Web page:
January 25, 2016
Edmonton Christian leaders began the Week of Prayer for Christian Unity imploring God for unity and thanking the Lord for their Christian identity and vocation.

“We pray this year with the Christians of Latvia, who have prepared this service, in the hope that we may grow in our communion with our Lord Jesus Christ and with all our brothers and sisters aspiring to unity,” the Rev. Kevin Kraglund of St. Patrick’s Anglican Church said.

Kraglund spoke at the beginning of the prayer service at First Presbyterian Church, 10025-105 St., Jan 17.

Each year, in the third week of January, Christians worldwide organize liturgies, Bible studies and other activities for the Week of Prayer, whose aim is to restore unity within the global Christian family.

This year’s Week of Prayer for Christian Unity was celebrated in Canada from Jan. 17-24. The worship is focused around Latvia; an ecumenical working group from Latvia prepared working materials for this this year’s celebration. The Latvian flag and some Latvian artworks were displayed prominently at First Presbyterian.

The theme for the week was inspired by St. Peter’s reminder to the ancient Christian communities that all who live in Christ form “a chosen race, a royal priesthood, a holy nation and God’s own people in order that you may proclaim the mighty acts of the Lord” (1 Peter 2.9).

The large choir of First Presbyterian led the congregation in song between prayers. They interpreted hymns, anthems and songs of praise throughout the hour-long event.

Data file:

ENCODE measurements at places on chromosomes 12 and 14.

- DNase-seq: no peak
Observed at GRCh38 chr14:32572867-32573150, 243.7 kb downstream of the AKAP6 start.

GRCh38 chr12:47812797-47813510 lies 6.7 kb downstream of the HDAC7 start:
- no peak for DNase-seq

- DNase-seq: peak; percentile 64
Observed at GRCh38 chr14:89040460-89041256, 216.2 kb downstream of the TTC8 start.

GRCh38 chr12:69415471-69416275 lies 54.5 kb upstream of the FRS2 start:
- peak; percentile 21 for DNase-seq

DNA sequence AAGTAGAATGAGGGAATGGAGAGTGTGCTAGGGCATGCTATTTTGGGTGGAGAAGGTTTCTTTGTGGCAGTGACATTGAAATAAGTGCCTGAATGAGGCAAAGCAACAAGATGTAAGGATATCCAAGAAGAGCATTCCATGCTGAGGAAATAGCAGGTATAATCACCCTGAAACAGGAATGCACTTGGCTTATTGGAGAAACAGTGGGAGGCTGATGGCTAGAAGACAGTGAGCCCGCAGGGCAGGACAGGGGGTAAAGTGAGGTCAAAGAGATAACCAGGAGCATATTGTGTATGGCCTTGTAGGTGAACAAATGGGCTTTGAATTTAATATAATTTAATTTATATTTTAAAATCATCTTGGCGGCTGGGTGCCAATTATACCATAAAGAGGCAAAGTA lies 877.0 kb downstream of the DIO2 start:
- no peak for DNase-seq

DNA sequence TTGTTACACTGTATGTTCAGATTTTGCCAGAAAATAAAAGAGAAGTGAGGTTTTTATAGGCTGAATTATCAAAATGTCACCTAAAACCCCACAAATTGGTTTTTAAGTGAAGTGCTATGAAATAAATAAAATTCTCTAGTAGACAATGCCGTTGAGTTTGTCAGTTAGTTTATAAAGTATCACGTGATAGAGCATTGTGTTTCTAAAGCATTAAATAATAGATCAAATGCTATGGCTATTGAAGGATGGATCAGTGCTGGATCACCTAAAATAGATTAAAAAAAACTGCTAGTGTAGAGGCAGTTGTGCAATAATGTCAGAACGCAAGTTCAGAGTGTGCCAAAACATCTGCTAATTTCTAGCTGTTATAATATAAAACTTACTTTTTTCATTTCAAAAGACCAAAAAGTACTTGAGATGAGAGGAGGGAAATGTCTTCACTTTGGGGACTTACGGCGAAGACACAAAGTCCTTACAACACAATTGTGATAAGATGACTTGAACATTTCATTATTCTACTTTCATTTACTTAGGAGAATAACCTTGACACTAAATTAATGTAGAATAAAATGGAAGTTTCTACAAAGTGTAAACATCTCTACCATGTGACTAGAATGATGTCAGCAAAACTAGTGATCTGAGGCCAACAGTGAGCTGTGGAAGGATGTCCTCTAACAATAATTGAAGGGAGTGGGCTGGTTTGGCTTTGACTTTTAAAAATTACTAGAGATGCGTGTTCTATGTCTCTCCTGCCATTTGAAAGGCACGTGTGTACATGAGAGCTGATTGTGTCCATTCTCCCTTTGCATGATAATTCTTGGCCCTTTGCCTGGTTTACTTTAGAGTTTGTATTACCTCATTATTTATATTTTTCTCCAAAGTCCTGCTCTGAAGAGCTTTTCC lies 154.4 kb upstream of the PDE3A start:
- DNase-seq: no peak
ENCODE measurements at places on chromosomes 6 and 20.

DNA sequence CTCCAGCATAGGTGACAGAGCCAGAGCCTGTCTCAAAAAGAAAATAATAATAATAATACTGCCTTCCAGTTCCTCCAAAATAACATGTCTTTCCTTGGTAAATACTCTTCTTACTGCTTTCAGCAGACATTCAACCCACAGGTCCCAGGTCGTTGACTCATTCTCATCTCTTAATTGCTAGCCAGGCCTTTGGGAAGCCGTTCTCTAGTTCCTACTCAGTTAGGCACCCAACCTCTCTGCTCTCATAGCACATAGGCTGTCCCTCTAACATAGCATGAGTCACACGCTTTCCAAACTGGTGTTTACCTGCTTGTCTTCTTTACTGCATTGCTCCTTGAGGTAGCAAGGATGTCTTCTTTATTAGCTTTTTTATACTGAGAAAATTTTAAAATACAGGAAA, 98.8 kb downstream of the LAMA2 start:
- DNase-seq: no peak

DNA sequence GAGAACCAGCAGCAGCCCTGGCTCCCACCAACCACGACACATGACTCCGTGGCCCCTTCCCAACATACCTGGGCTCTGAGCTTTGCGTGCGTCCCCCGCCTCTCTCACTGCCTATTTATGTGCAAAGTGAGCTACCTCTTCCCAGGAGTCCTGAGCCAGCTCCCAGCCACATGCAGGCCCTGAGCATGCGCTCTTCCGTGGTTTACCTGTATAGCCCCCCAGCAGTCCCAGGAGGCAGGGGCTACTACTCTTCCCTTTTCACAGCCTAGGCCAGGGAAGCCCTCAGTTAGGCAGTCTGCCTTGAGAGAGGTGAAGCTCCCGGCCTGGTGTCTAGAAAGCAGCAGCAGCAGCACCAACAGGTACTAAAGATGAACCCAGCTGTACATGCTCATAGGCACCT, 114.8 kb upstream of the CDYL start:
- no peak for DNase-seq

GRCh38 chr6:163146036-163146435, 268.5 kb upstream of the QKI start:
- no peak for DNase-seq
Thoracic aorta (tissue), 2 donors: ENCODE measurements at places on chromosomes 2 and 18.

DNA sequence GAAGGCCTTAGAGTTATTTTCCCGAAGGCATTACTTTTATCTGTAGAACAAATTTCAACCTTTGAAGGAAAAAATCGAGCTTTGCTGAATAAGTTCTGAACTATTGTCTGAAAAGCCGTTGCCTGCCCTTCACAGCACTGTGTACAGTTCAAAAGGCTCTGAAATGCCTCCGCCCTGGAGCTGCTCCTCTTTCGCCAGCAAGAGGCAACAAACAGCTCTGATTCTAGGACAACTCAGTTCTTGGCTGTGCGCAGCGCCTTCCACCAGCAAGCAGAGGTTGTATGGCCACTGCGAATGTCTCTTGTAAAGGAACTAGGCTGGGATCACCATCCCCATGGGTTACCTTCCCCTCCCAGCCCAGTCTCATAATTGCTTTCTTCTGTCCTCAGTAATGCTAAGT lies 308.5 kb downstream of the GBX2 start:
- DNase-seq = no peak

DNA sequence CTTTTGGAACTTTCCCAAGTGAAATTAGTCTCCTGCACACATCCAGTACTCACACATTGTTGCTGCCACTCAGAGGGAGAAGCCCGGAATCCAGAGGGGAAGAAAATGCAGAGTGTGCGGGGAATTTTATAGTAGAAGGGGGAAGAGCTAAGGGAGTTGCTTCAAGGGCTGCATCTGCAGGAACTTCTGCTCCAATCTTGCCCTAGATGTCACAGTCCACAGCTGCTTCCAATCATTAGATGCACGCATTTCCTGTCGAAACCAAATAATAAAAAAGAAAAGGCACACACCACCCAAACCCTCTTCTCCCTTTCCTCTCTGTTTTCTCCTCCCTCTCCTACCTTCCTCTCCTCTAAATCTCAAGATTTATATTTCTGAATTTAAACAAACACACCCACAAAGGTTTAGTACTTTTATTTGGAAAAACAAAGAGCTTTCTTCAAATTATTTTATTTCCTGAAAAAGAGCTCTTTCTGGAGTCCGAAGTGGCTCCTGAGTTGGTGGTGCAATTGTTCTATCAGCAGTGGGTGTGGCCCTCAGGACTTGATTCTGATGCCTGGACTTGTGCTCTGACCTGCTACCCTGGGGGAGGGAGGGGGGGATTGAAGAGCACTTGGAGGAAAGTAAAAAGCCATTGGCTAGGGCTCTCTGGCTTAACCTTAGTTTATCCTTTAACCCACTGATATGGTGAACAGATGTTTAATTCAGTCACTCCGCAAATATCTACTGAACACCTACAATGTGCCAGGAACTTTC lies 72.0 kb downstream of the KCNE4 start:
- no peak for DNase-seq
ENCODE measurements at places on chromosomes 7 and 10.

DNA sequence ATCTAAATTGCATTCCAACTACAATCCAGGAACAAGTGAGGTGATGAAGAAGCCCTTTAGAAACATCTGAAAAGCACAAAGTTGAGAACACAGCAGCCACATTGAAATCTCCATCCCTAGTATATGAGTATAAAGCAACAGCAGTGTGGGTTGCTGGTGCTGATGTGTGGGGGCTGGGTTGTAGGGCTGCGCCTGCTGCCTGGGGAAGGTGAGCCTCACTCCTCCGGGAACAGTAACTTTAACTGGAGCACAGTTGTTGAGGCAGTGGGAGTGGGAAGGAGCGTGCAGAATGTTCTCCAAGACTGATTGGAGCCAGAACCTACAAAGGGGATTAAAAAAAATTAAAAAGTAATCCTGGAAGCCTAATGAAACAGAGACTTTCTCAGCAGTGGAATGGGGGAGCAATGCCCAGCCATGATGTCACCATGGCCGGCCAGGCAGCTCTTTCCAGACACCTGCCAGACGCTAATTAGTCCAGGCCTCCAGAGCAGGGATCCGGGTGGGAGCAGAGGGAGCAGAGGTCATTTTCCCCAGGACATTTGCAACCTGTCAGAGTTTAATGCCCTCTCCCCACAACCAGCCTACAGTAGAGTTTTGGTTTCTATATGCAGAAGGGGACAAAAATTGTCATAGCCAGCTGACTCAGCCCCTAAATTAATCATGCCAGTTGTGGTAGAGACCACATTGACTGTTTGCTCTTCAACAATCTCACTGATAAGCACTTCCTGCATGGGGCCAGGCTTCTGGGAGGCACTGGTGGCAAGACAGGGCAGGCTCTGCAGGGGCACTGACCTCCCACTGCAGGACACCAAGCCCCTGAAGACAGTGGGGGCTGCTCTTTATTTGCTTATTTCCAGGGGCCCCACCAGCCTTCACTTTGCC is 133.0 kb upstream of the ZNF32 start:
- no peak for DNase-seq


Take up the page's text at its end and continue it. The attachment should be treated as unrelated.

One after another, leaders of 10 Christian churches and organizations led the congregation in prayer.

“Lord of life, of peace, and of justice: forgive us when we transmit the culture of death, of war and of injustice and fail to build a civilization of love,” prayed Bishop Larry Kochendorfer of the Evangelical Lutheran Church in Canada.

Ukrainian Catholic Bishop David Motiuk prays at First Presbyterian Church Jan 17.
“Holy Spirit, Spirit of joy and peace, heal the division caused by our misuse of power and money and reconcile us across different cultures and languages,” said the Rev. Christina Bellsmith of McDougall United Church.

“We have listened to the Scriptures and we have been nourished together at the table of the Word,” said Auxiliary Bishop Greg Bittman of the Edmonton Archdiocese.

“Let us carry this holy word out into the world with us for we are joined in one mission – to be light to the world and to proclaim the acts of God.”

After that, Bittman invited those who wanted to come forward and taste a small pinch of salt from a bowl and to light an individual candle.

The Rev. Harry Currie of First Presbyterian gave a meditation on Jesus’ statements’ “You are the light of the world” and “You are the salt of the earth.”

“You are the salt; you are light,” the pastor assured the congregation. “So let your light shine, and let’s bring some zest to this world.”

Currie said God created each person out of awesomeness to be awesome and to let their light shine in this world.

“So celebrate yourself and be that person God created you to be,” he said. “I believe those who shine and those who are the salt of the earth have a spirituality of love: they care for the cause of justice, they fight for the oppressed even if they might be crucified figuratively or literally.”

Other leaders who prayed at the service were Jeff Dudiak of the Society of Friends (Quakers), the Rev. John Dowds, a City of Edmonton chaplain, Father Sergey Kipriyanovich of St. Barbara Russian Orthodox Church, the Rev. Lynn Maki of the United Church of Canada and Ukrainian Catholic Bishop David Motiuk.

At least one more public event will celebrate the Week of Prayer for Christian Unity sponsored by the Edmonton & District Council of Churches – a display about the Week of Prayer at City Hall.

The display will emphasize Christianity as lived in Latvia and will be open to the public until the end of January.